Even perennial contenders like Stevens Point understand the value of these games. “We start five seniors,” says Semling. “But none of these guys have been in this position before. We have to learn to compete and practice at this level. You want to play the best, because that’s how you get better.

Christopher Newport has had to get creative recently as departures from the Capital Athletic Conference left head coach John Krikorian with 15 non-conference games to schedule. “We’ve typically hosted two tournaments and this year was our turn to host a rotating Classic we’ve recently started with Mary Washington, Lynchburg, and Randolph.”

It’s a big commitment from the athletic department to host a tournament at the level CNU offers, especially on a holiday weekend when many students are away. “We’re fortunate,” says Krikorian, “We have so many staff and facilities people willing to step up and do the work required to make it one of the best weekends in Division III.”

CNU does its best to simulate an NCAA Tournament weekend — media timeouts, scheduling, practice and walk-through availability. Krikorian even worked with CAC assigner, Tim Ebersole, to have the very best officials on hand.

Says Ebersole: “Six of the eight officials here this weekend will be on my list of recommendations for the NCAA Tournament. This weekend gives the national coordinator of officials a chance to see these guys working together in high caliber games with teams from different regions. It will either bump them up or knock them down.”

This is a continuation of the trend started by the Hoopsville Classic, organized by’s own Dave McHugh and hosted by Stevenson for a number of years. That brought a diverse group of eight schools to one location for high quality games and national exposure.

It’s continued with the Great Lakes Invitational, spearheaded by Ryan Whitnable, that aims to match up four teams from around the country with Great Lakes Region opponents (the 2020 lineup won’t be announced until the 2019 edition in late December, but I received a sneak peek and there’s a real chance they could have four or more Top 10 teams participating next year).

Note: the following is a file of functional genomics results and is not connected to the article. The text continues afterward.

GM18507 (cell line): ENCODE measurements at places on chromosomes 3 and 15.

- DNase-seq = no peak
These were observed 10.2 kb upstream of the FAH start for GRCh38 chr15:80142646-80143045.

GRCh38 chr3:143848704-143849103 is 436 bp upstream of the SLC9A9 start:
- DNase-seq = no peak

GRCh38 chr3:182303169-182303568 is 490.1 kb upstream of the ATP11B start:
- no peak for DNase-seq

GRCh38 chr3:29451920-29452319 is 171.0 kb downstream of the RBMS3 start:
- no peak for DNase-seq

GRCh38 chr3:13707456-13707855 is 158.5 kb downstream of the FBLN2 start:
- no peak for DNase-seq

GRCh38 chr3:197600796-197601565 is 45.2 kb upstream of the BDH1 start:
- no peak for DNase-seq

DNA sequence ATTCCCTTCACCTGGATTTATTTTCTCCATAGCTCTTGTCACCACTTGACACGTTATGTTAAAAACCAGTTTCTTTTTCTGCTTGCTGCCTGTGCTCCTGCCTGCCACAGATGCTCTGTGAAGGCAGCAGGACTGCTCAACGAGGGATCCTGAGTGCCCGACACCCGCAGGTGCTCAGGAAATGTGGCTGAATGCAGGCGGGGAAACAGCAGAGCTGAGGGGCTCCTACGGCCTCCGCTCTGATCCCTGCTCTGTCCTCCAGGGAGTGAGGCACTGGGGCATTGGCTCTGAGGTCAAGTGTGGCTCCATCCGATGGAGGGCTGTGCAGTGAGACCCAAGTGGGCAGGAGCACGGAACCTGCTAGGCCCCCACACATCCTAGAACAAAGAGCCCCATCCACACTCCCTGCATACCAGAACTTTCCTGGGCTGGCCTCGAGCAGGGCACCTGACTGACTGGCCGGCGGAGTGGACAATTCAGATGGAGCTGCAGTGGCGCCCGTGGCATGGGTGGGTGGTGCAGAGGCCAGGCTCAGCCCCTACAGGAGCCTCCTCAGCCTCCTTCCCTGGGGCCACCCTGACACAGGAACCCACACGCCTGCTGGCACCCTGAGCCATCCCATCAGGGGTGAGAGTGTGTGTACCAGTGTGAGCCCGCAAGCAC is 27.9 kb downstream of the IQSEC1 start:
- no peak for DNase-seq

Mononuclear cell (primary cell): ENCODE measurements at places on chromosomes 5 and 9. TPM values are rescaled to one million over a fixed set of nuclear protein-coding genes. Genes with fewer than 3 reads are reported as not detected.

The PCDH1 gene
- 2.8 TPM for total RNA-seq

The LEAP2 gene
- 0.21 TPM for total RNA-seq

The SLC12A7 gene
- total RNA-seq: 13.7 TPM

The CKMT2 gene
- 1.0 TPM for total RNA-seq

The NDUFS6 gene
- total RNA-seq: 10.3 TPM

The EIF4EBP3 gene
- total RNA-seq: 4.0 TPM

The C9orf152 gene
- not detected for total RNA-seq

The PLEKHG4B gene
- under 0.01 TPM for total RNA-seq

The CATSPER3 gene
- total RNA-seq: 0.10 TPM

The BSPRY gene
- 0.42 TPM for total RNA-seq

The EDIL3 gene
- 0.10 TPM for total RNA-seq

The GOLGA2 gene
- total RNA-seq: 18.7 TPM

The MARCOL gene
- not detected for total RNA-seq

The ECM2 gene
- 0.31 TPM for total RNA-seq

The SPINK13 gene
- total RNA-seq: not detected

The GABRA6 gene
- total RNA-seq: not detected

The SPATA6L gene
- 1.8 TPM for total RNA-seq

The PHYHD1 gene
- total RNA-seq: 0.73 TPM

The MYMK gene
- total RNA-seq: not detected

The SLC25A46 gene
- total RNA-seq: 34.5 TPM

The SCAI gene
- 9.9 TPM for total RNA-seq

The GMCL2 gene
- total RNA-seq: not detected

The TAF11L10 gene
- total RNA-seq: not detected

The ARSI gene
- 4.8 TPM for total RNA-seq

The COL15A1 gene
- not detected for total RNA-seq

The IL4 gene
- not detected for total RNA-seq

I believe these tournaments can and will continue to proliferate, both for the competitive reasons already explored, but also for the educational opportunities they bring. Stevens Point took an extra day to tour American colonial sites near Newport News, Hoopsville Classic participants often got to meet elected officials and tour Washington, D.C. Travel helps expose players to parts of the country they might not otherwise get to discover.

There’s also an eye on the future. Adds Krikorian: “We’ve talked a lot about what it would take to host [men’s and women’s] tournaments on the same weekend and I think you’ll see that in the future. We want to show [the NCAA] the men and women can run it together and have it be a great experience for all the athletes, so maybe in the future no one will have to sacrifice a hosting opportunity they’ve earned.”

We’ve seen the NCAA open up regional criteria that’s allowed for more national competition and exposure and it’s been done in ways that don’t penalize teams who can travel. Perhaps these tournaments will help spark the imagination of championship and basketball committees to explore further new ways of expanding the game.

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Ryan Scot

Ryan Scott serves as the lead columnist for and previously wrote the Mid-Atlantic Around the Region column in 2015 and 2016. He's a long-time D-III basketball supporter and former player currently residing in Middletown, Del., where he serves as a work-at-home dad, doing freelance writing and editing projects. He has written for multiple publications across a wide spectrum of topics. Ryan is a graduate of Eastern Nazarene College.
Previous columnists:
2014-16: Rob Knox
2010-13: Brian Falzarano
2010: Marcus Fitzsimmons
2008-2010: Evans Clinchy
Before 2008: Mark Simon